It will never be okay, and yet there we were, the two of us more than okay, both of us happier and luckier than anyone has a right to be. You could describe either one of us as “joy on wheels,” though there isn’t one good thing that has happened to either of us that we haven’t experienced through the lens of our grief. I’m not talking about weeping and wailing every day (though sometimes we both did that). I’m talking about what goes on inside, the words unspoken, the shaky quake at the body’s core. There was no mother at our college graduations. There was no mother at our weddings. There was no mother when we sold our first books. There was no mother when our children were born. There was no mother, ever, at any turn for either one of us in our entire adult lives and there never will be.
The same is true for your fiancé, Bewildered. She is your joy on wheels whose every experience is informed and altered by the fact that she lost a most essential, elemental, primal and central person in her life too soon. I know this without knowing her. It will never be okay that she lost her mother. And the kindest most loving thing you can do for her is to bear witness to that, to muster the strength and courage and humility it takes to accept the enormous reality of its not okayness and be okay with it the same way she has to be. Get comfortable being the man who says oh honey, I’m so sorry for your loss over and over again.
That’s what the people who’ve consoled me the most deeply in my sorrow have done. They’ve spoken those words or something like them every time I needed to hear it; they’ve plainly acknowledged what is invisible to them, but so very real to me. I know saying those cliché and ordinary things makes you feel squirmy and lame. I feel that way too when I say such things to others who have lost someone they loved. We all do. It feels lame because we like to think we can solve things. It feels insufficient because there is nothing we can actually do to change what’s horribly true.
But compassion isn’t about solutions. It’s about giving all the love that you’ve got.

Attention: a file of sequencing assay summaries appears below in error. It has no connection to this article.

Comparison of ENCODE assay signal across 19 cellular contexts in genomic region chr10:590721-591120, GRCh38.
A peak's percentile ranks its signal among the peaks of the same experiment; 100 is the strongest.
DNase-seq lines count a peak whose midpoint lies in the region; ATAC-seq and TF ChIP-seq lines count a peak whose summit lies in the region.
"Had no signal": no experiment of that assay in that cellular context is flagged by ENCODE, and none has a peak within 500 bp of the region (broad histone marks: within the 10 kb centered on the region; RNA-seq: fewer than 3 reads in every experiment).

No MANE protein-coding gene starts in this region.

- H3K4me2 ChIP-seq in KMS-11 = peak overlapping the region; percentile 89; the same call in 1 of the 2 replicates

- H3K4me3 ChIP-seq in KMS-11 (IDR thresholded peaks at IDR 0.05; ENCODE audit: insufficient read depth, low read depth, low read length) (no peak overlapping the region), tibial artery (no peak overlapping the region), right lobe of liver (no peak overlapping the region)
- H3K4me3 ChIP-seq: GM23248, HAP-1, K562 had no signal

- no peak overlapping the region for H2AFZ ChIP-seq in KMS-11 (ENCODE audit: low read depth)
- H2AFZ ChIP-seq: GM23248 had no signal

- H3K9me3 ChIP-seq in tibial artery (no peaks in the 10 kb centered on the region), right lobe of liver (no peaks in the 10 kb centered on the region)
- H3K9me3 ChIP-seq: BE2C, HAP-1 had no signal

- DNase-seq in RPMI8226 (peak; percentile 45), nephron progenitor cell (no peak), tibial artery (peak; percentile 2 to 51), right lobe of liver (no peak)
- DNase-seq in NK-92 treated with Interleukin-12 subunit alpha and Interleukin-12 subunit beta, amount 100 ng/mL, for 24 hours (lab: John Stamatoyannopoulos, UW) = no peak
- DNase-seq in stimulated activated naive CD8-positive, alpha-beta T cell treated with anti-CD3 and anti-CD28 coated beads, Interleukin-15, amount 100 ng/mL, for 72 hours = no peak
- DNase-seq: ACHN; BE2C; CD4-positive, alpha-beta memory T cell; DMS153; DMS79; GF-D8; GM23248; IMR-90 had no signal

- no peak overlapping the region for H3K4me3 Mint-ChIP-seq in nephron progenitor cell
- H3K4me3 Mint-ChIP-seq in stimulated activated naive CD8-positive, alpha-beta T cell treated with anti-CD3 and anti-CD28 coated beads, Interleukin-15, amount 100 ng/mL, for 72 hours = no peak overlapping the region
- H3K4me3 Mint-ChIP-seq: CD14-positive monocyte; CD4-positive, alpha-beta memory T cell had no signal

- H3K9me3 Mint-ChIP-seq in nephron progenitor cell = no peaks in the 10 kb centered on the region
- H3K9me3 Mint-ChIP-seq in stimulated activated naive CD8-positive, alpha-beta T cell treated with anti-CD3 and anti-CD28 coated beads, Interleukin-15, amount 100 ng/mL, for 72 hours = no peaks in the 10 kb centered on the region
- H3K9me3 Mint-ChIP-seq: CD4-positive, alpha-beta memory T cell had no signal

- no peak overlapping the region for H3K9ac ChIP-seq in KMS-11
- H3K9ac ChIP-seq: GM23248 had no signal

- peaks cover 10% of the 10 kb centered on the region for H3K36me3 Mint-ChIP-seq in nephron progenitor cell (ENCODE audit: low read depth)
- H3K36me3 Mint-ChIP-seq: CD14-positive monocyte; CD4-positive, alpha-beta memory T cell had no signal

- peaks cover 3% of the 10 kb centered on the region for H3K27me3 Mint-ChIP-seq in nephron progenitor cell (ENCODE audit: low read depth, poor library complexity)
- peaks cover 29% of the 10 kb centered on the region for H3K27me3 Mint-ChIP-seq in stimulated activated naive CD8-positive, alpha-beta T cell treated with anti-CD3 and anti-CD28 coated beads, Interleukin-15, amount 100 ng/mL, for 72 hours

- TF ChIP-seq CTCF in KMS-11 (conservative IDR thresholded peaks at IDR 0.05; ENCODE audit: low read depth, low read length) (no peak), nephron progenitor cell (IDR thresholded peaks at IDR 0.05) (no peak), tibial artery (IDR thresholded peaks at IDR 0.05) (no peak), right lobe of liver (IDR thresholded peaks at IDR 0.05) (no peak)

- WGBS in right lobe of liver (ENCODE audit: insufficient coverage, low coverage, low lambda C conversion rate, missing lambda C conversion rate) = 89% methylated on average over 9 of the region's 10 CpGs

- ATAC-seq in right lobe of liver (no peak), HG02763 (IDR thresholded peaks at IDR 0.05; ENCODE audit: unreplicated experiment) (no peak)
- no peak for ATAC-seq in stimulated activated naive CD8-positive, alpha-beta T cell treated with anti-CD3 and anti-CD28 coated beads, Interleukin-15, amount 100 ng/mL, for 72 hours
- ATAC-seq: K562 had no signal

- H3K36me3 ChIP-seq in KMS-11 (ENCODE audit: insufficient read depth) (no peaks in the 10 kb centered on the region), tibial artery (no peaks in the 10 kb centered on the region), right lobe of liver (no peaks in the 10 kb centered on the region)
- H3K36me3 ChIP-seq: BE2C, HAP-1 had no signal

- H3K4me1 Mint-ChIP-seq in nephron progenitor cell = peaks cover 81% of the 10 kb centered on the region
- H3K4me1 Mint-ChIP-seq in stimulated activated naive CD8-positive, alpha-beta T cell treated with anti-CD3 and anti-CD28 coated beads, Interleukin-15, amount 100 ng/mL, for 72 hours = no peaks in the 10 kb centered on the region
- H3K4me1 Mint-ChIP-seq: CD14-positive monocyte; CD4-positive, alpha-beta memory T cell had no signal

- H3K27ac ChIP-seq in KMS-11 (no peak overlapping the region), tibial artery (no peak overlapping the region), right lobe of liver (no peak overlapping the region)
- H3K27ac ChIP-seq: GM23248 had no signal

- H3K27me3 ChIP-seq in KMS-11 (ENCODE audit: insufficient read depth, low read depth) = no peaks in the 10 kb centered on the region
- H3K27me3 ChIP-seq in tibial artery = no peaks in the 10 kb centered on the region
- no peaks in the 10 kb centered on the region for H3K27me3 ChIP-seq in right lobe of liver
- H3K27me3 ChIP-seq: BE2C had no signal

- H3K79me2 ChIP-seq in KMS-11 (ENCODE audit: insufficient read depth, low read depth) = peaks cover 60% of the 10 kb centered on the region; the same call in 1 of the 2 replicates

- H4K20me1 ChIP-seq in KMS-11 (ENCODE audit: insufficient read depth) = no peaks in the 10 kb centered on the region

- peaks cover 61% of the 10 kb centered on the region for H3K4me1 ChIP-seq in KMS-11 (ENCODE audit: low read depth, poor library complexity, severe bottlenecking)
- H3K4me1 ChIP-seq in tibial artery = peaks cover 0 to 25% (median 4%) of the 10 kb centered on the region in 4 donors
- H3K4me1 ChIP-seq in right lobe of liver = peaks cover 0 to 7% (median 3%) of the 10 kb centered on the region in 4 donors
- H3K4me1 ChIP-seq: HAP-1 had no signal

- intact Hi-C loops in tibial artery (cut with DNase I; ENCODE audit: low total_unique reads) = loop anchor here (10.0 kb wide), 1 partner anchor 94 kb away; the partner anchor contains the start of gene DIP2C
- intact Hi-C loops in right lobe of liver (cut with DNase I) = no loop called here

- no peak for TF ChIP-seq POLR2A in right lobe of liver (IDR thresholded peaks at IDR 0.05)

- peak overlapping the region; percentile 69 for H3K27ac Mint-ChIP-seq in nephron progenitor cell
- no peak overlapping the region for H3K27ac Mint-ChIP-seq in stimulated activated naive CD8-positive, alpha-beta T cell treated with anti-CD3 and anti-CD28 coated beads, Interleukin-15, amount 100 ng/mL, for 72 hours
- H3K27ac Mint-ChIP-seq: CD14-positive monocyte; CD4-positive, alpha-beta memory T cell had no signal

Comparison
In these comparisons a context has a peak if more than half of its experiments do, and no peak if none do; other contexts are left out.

You can substitute “mother” with just about anyone dear to you.
"We kissed for two hours. Eventually, I led him into my bedroom and pulled off both of our shirts. He stopped me.
“This might sound weird; it’s not typical guy response.” I froze, suddenly awkward. “I mean, if I didn’t feel the way I do with you I would be all for it, but I kind of think maybe it would be good to wait. I’ve rushed into sex, and had it be a mistake.” He shrugged apologetically. “I mean, if it’s safe to assume you are experiencing the same date that I am, then I think we will have time.”
I was a little flabbergasted and more than a little embarrassed. How could I explain that the idea sounded like a huge relief to me, that I didn’t quite understand where the impulse to start taking my clothes off came from? I had had the same experience. I rarely enjoyed first-time sex with partners, largely because I usually did it before I really knew or trusted them. Here was where the difference between what I knew and did remained wide. The shame I felt wash over me was tinged with that hatred of my own innocence. Was I still so green? So unconfident? Had I gone straight out of the extremity of sex work to the innocence of my adolescence? Where was my self-knowledge? Still, I was relieved.
“Of course. I agree totally.” I clutched my T-shirt to my chest and smiled at him. “And yes, I am on the same date you are on.”
“I thought so,” he said. “I mean, I don’t think you can feel like this when it’s not reciprocal.”
He left at 2:00 A.M. and called me at 11:00 the next morning to schedule our second date."
"It’s a strange thing, how you can love somebody, how you can be all eaten up inside with needing them – and they simply don’t need you. That’s all there is to it, and neither of you can do anything about it. And they’ll be the same way with someone else, and someone else will be the same way about you and it goes on and on – this desperate need – and only once in a rare million do the same two people need each other."